A federal class-action lawsuit alleging that NovaStar Mortgage overcharged 1,600 borrowers was settled out of court Thursday in Tacoma with...
A federal class-action lawsuit alleging that NovaStar Mortgage overcharged 1,600 borrowers was settled out of court Thursday in Tacoma with the firm agreeing to pay $5.1 million.
The case centered on yield-spread premiums, a legal but controversial practice in which lenders pay independent mortgage brokers a premium to put borrowers into a loan with a higher interest rate than what they qualified for.
Critics charge that these premiums amount to fraud because borrowers often don’t realize they’ve been steered to a higher rate and their loan officer has been financially rewarded for doing so.
Proponents, however, argue that yield-spread premiums are beneficial because such loans usually have lower closing costs.
- For UW, an Apple Cup victory that doubled as a breakthrough
- The story of one homeless girl, Brittany, who was failed time and again
- India draws tech dreamers back home
- Bill Gates to commit billions for clean energy
- Suspected burglar dies after getting stuck in chimney
Most Read Stories
The NovaStar case was granted class-action certification last October in Tacoma. U.S. District Judge Robert Bryan ruled that NovaStar’s failure to disclose its payment of yield-spread premiums was unfair or deceptive under Washington law.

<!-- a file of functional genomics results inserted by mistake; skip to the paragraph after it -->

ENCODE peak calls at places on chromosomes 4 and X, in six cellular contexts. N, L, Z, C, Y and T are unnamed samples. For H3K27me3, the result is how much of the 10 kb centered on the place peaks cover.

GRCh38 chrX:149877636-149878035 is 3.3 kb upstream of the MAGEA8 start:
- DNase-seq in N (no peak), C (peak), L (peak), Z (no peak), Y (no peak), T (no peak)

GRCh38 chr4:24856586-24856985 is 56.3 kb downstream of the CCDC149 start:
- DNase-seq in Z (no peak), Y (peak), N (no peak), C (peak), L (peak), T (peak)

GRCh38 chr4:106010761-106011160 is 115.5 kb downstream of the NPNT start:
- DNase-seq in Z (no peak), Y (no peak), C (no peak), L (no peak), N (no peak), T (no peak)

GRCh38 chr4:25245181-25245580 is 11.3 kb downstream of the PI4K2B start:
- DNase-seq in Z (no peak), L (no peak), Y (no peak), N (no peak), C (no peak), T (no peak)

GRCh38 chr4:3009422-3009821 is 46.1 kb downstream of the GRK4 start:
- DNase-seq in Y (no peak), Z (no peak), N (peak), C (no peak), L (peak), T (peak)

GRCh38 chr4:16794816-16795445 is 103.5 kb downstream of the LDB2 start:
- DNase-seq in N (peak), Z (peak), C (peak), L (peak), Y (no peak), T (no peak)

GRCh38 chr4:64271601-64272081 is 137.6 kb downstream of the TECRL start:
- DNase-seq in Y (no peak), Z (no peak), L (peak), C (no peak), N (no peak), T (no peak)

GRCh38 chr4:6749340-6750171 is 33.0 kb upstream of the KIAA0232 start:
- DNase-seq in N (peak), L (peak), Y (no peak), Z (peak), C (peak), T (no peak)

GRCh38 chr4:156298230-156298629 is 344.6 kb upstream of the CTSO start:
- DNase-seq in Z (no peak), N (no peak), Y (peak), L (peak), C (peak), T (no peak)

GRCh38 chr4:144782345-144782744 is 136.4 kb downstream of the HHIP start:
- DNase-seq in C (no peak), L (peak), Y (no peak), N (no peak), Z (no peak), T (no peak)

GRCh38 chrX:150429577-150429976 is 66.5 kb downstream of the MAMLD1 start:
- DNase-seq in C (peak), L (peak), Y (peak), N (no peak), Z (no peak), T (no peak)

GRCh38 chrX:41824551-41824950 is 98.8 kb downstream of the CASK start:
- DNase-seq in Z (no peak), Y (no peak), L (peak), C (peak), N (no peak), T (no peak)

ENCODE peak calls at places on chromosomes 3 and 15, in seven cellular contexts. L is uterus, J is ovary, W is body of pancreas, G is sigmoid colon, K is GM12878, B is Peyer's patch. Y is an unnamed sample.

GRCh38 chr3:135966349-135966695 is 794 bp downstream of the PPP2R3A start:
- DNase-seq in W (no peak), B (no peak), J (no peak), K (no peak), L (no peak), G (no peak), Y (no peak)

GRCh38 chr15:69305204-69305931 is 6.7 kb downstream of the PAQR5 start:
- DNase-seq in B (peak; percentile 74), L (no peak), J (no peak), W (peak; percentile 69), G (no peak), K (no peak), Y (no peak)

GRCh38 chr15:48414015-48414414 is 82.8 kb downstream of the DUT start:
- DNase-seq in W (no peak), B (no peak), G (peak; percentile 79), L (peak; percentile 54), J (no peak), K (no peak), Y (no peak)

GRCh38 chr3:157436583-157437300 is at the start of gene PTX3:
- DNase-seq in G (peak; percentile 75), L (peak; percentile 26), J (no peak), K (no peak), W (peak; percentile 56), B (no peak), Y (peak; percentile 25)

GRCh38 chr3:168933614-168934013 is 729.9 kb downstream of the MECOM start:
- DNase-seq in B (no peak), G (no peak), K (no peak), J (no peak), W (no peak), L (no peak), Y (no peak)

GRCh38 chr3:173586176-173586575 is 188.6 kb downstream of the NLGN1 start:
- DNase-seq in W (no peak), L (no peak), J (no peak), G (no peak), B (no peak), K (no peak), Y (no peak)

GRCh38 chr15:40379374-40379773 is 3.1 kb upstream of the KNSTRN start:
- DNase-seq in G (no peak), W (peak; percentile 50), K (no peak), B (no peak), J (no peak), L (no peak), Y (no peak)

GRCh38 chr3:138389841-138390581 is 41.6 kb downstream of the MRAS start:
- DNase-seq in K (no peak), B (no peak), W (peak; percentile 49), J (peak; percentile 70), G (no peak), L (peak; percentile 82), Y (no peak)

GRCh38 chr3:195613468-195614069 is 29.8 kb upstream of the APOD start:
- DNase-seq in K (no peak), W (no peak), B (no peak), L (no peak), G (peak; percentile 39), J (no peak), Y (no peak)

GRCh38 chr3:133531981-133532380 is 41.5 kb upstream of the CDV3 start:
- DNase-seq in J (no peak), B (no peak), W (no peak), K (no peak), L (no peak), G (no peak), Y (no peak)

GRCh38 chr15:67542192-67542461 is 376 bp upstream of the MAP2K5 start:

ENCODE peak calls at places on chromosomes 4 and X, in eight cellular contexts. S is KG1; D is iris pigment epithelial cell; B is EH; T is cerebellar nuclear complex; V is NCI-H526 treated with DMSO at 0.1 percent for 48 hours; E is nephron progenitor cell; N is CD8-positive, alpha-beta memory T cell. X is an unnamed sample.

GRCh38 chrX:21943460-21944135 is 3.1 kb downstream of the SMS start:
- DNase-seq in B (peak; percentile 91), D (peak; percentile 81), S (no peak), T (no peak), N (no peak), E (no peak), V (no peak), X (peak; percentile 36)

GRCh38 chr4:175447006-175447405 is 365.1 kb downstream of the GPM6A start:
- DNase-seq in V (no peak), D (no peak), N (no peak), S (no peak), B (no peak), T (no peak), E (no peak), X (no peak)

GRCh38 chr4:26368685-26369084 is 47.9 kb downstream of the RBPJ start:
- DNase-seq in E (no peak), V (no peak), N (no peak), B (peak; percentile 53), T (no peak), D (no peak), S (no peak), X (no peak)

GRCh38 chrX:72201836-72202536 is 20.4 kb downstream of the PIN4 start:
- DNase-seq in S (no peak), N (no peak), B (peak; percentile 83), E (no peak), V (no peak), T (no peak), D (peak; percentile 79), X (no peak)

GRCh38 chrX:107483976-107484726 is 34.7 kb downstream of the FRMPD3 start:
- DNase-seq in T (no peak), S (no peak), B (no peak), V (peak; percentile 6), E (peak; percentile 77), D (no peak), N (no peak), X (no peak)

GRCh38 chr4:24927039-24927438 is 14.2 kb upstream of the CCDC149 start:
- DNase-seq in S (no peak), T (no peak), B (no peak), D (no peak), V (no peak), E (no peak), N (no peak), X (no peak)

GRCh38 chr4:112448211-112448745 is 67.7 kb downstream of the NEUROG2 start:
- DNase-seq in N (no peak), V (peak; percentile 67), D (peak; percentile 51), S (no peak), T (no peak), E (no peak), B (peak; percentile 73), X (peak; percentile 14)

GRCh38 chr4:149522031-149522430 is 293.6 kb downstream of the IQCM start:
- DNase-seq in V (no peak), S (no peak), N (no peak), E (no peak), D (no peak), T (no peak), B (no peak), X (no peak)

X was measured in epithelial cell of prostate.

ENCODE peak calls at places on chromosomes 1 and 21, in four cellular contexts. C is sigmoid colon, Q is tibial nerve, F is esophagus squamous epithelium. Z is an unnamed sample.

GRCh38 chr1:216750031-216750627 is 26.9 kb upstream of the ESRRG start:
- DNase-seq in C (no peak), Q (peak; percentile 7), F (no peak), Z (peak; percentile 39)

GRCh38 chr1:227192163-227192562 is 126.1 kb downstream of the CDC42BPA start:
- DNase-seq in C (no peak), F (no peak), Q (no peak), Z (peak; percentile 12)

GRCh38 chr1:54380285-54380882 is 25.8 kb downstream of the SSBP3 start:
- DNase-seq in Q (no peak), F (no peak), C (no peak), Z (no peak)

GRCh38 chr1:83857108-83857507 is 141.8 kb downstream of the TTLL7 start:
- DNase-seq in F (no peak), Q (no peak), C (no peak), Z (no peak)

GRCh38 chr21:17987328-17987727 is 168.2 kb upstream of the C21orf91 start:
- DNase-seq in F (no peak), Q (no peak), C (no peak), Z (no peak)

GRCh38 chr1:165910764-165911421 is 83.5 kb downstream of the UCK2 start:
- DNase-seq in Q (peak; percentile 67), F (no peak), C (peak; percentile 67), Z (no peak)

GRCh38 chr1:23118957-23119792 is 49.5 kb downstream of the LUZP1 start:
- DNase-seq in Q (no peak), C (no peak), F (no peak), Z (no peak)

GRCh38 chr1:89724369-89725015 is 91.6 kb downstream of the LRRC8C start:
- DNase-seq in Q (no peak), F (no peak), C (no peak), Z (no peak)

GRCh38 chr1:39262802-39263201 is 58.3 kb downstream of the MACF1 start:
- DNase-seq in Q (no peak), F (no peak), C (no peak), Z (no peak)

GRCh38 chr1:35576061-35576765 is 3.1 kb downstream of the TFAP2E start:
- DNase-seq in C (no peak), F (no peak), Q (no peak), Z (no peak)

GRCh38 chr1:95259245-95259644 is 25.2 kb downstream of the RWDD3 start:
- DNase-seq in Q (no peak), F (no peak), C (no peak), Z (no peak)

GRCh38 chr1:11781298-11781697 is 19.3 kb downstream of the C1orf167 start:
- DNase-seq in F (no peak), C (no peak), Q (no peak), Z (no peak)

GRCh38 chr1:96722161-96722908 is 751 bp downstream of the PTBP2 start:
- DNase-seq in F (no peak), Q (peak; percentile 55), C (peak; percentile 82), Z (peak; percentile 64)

NovaStar Mortgage, a subsidiary of publicly traded NovaStar Financial, is headquartered in Kansas City, Mo. The suit was set to go to trial when it was settled.
“This case signals to the industry that they cannot treat important borrower disclosures as a nuisance to be avoided or minimized,” John Phillips, the lead class-action lawyer, said in a statement. “Home loans are confusing enough. The least lenders can do is to tell borrowers the critical information that affects their interest rate and closing costs.”
NovaStar denied any wrongdoing and issued a statement saying it settled to avoid further legal costs. NovaStar said that it “appropriately disclosed the yield-spread premiums to the borrowers and that the borrowers did not suffer any actual damages.”
Without the premiums, “the borrowers would have paid the brokers more fees themselves, out of their own pocket,” the company said.
Some $3.3 million of the settlement will be distributed to the homeowners participating in the lawsuit. The remaining $1.8 million will be paid to the two Seattle law firms representing them: Bergman & Frockt and Phillips Law Group.
Elizabeth Rhodes: email@example.com